On the Cusp of the Next Grand Minimum?


One of the signs that we are on the cusp of the Next Grand Minimum is an increase in the number late spring frosts and early on set of winter frost and snow.

The Bonsetreporting world wine production ‘to hit 50-year low due to extreem weather, even though they failed to mention it was due to severe spring frost.

Here are estimates of the drops in wine production by country:

• Italian production will fall 23% to 39.3 million hectolitres.

• French production will drop 19% to 36.7 million hectolitres … its worst harvest since 1945.

• Spanish production will be 15% lower at 33.5 million hectolitres.

• A hectolitre is 100 litres, equivalent to about 133 standard 750mL bottles.

The BBC may blame ‘extreme weather,’ but back in August the French agriculture minister presented a more honest picture, saying that the losses were “mainly attributable to the severe spring frost.”

Bitter cold struck twice within a week in April, ravaging fragile shoots and buds.

Switzerland, Austria, Germany and Hungary also experienced hard frosts this year, and were worried that wine harvests could fall by 30%, even up to 60% in some areas.

H/T to Ice Age Now

Waiting for the early winter cold. Stay tuned.


12 thoughts on “On the Cusp of the Next Grand Minimum?

  1. The Atmosphere Guy November 22, 2017 / 12:32 pm

    Assessing the Ap index for November, it looks like being around Ap=10.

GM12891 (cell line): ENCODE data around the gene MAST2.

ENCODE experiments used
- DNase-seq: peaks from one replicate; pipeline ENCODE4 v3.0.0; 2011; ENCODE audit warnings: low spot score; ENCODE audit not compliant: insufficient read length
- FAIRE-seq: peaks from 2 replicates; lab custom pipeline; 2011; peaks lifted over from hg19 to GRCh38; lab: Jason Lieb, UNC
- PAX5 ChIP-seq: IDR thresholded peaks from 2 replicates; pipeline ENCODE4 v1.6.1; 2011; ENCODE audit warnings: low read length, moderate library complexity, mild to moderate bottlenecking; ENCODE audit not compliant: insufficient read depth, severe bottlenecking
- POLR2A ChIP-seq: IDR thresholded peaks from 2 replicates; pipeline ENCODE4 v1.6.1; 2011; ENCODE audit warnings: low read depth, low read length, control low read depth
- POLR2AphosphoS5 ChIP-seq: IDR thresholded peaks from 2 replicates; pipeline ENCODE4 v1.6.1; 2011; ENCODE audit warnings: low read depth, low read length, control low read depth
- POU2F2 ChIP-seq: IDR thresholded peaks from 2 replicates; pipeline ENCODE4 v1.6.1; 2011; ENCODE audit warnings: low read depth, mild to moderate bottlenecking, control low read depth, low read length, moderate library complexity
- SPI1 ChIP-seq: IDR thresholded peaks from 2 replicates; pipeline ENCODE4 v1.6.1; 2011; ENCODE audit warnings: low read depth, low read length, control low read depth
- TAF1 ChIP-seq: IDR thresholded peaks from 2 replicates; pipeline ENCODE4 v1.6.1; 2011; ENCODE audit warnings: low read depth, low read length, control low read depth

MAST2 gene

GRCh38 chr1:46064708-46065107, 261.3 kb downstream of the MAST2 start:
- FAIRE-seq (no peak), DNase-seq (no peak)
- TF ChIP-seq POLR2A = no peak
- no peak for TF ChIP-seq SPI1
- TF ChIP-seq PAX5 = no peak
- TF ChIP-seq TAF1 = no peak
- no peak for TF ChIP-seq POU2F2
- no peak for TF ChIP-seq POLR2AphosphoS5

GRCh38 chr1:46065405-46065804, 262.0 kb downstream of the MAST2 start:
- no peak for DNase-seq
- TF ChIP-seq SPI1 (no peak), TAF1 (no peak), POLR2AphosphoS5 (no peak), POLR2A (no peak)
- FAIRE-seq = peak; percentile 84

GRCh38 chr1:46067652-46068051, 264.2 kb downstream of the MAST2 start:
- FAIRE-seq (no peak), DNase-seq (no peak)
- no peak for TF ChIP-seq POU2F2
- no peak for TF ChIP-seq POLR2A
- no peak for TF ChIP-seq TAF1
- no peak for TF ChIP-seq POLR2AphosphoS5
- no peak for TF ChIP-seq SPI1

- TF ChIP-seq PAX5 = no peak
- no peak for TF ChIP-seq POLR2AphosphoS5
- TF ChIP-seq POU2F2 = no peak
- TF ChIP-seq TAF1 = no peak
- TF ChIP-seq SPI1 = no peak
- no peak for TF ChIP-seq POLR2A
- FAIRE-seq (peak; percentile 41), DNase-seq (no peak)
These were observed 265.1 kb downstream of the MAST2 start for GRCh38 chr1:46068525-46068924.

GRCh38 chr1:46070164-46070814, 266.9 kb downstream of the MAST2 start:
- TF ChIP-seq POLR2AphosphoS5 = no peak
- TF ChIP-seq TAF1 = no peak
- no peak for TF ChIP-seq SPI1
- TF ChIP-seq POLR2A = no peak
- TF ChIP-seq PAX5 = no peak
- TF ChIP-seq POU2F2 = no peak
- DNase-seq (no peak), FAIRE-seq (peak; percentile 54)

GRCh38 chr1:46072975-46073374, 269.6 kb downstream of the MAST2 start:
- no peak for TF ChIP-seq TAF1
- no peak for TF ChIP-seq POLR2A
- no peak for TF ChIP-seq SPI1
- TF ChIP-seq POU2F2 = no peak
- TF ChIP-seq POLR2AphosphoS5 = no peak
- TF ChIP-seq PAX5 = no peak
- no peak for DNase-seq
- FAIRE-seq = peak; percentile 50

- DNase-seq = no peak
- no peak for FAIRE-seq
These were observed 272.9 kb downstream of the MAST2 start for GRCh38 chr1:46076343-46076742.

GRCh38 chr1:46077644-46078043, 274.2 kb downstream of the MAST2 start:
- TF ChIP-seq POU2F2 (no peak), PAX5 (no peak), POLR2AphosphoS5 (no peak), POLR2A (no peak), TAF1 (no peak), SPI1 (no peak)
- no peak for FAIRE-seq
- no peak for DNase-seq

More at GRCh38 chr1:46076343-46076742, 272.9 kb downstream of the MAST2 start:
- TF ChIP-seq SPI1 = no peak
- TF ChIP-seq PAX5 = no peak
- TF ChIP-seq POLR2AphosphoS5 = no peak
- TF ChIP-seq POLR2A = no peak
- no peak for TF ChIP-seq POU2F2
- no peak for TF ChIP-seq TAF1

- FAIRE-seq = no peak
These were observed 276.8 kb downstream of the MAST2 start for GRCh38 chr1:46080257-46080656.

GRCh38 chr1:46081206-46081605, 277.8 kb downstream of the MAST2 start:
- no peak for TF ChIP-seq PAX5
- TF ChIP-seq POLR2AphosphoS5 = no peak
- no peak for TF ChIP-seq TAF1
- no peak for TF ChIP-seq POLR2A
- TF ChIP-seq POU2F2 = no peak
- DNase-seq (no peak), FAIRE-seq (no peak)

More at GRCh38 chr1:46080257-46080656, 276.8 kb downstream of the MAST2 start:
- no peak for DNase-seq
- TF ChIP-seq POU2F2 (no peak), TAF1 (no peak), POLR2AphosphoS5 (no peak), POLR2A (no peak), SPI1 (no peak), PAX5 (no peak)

Assessing the likelihood of a drop to, say, 2010 levels appears very low; a December level of around 8/9 appears probable this year compared to Ap=2 – 4 for those cold years. This arises as result of the ‘non-spot’ related activity we are seeing at present. Although spots are increasingly vanishing, coronal hole activity has not done so – at least so far.
    This would imply that the atmospheric steering level would not drop to latitudes associated with the ‘Snowmaggedon’ situation of that era. This winter is likely to be cold, but not extreme, although a repeat of the ‘Deep Loop’ situation that gave rise to the late frosts can’t be ruled out.
    This might be putting the head above the parapet, but see how it works out !

    • Russ Steele November 23, 2017 / 9:33 am

      I have been watch Joe Bastardi’s winter forecast at Weather Bell, it seems to be in conflict with your prediction. It will be interesting to see the final result.

  2. The Atmosphere Guy November 24, 2017 / 2:56 am

    I would agree, absolutely, with Joe Bastardi based on the advance of the snow line over both US and Europe this season. However we have an interesting conflict. While Sunspot activity and all that goes with it has been declining rapidly, non-spot activity and associated geo impacts have remained stubbornly high.
    These ‘K’ impacts can interfere with the seasonal progress of the atmospheric profile, stalling or even pushing it back in places. This can give rise to a conflict between winter progress over cold – usually continental – areas and ‘push-back’ over warmer – usually oceanic – areas, resulting in the ‘deep loop structure’ as Europe experienced this spring.
    Coverage of that here –
    https://howtheatmosphereworks.wordpress.com/solar-activity-and-surface-climate/storm-analysis/about/observations-3/ – under Jan/Feb 2017.